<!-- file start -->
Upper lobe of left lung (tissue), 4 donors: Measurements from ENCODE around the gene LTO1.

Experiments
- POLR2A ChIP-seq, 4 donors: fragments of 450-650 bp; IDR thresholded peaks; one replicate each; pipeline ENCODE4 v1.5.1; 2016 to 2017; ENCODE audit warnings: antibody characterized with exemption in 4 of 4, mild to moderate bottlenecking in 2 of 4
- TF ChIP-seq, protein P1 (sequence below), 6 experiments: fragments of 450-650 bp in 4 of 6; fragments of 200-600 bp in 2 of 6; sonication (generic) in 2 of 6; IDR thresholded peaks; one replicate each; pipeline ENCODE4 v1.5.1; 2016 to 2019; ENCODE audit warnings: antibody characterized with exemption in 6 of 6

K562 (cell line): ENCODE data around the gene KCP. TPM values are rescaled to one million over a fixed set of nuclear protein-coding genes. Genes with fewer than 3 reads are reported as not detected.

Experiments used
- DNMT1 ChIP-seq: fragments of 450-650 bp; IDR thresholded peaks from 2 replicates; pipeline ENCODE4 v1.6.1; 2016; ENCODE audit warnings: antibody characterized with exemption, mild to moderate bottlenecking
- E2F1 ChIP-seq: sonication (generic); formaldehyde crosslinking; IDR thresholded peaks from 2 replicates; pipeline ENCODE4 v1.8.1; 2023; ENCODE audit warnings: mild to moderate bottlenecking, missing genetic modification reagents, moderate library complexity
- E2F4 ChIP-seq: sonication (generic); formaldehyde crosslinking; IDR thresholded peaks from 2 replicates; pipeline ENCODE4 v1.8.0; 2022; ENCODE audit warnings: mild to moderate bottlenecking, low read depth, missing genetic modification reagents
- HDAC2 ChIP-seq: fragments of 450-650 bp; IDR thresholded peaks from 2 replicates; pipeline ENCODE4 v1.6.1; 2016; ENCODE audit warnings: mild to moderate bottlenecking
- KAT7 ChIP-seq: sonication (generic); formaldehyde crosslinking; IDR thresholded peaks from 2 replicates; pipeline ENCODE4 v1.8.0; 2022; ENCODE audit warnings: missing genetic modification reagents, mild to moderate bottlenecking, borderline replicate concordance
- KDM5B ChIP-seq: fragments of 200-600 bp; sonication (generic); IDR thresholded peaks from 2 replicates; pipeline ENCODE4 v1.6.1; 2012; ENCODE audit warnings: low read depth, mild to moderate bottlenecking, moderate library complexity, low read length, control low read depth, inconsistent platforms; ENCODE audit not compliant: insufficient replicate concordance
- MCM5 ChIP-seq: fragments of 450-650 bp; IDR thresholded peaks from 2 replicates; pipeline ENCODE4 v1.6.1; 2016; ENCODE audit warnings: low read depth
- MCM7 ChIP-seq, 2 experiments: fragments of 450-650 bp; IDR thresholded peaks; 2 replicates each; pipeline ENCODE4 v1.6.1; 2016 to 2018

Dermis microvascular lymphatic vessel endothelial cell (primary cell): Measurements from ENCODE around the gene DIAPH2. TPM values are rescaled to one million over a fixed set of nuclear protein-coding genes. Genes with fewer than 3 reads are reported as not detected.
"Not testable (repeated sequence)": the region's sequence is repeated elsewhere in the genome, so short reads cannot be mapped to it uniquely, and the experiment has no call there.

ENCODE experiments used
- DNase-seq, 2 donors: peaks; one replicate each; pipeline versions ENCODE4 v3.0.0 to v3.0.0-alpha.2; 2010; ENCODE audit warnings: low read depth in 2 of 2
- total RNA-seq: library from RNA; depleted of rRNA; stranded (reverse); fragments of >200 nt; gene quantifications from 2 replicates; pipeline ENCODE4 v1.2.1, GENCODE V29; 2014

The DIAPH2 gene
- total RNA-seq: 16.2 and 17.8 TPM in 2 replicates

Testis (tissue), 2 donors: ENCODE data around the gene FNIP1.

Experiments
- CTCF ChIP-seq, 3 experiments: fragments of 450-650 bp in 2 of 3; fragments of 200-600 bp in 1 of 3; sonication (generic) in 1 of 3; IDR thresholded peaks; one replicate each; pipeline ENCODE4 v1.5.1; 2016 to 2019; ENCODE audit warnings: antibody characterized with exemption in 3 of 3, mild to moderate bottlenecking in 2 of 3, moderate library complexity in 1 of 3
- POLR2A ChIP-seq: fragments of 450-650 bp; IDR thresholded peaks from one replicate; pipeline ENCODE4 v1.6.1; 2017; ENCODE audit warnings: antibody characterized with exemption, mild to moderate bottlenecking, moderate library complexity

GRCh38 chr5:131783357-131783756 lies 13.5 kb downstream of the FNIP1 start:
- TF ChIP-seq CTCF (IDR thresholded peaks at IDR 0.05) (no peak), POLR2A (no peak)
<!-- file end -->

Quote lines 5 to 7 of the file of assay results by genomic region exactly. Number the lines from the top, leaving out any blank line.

K562 (cell line): ENCODE data around the gene KCP. TPM values are rescaled to one million over a fixed set of nuclear protein-coding genes. Genes with fewer than 3 reads are reported as not detected.

Experiments used
- DNMT1 ChIP-seq: fragments of 450-650 bp; IDR thresholded peaks from 2 replicates; pipeline ENCODE4 v1.6.1; 2016; ENCODE audit warnings: antibody characterized with exemption, mild to moderate bottlenecking